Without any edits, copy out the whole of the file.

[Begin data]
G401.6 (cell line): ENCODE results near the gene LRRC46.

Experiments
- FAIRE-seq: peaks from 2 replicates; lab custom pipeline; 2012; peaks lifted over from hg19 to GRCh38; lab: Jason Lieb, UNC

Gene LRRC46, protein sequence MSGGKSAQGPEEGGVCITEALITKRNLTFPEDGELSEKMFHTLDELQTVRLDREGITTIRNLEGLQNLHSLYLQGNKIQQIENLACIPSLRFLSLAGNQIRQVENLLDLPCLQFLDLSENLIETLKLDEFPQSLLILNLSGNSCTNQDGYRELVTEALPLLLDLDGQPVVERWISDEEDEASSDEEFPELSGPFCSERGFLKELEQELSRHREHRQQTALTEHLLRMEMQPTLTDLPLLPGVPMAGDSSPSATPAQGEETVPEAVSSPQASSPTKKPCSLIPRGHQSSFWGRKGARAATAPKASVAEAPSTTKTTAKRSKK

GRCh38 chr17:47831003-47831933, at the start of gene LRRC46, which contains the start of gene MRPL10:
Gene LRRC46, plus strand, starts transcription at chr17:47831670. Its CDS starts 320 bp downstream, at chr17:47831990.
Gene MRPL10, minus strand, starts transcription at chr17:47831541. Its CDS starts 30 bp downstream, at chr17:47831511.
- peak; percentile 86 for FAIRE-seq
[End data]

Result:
G401.6 (cell line): ENCODE results near the gene LRRC46.

Experiments
- FAIRE-seq: peaks from 2 replicates; lab custom pipeline; 2012; peaks lifted over from hg19 to GRCh38; lab: Jason Lieb, UNC

Gene LRRC46, protein sequence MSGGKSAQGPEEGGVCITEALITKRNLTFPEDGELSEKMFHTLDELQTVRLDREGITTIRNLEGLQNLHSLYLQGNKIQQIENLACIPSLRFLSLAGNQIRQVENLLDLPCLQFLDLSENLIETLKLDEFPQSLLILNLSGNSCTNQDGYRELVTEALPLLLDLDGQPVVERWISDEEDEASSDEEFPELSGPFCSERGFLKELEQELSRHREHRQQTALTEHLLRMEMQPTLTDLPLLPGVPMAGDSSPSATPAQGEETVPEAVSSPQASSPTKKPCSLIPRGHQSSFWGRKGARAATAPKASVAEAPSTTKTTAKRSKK

GRCh38 chr17:47831003-47831933, at the start of gene LRRC46, which contains the start of gene MRPL10:
Gene LRRC46, plus strand, starts transcription at chr17:47831670. Its CDS starts 320 bp downstream, at chr17:47831990.
Gene MRPL10, minus strand, starts transcription at chr17:47831541. Its CDS starts 30 bp downstream, at chr17:47831511.
- peak; percentile 86 for FAIRE-seq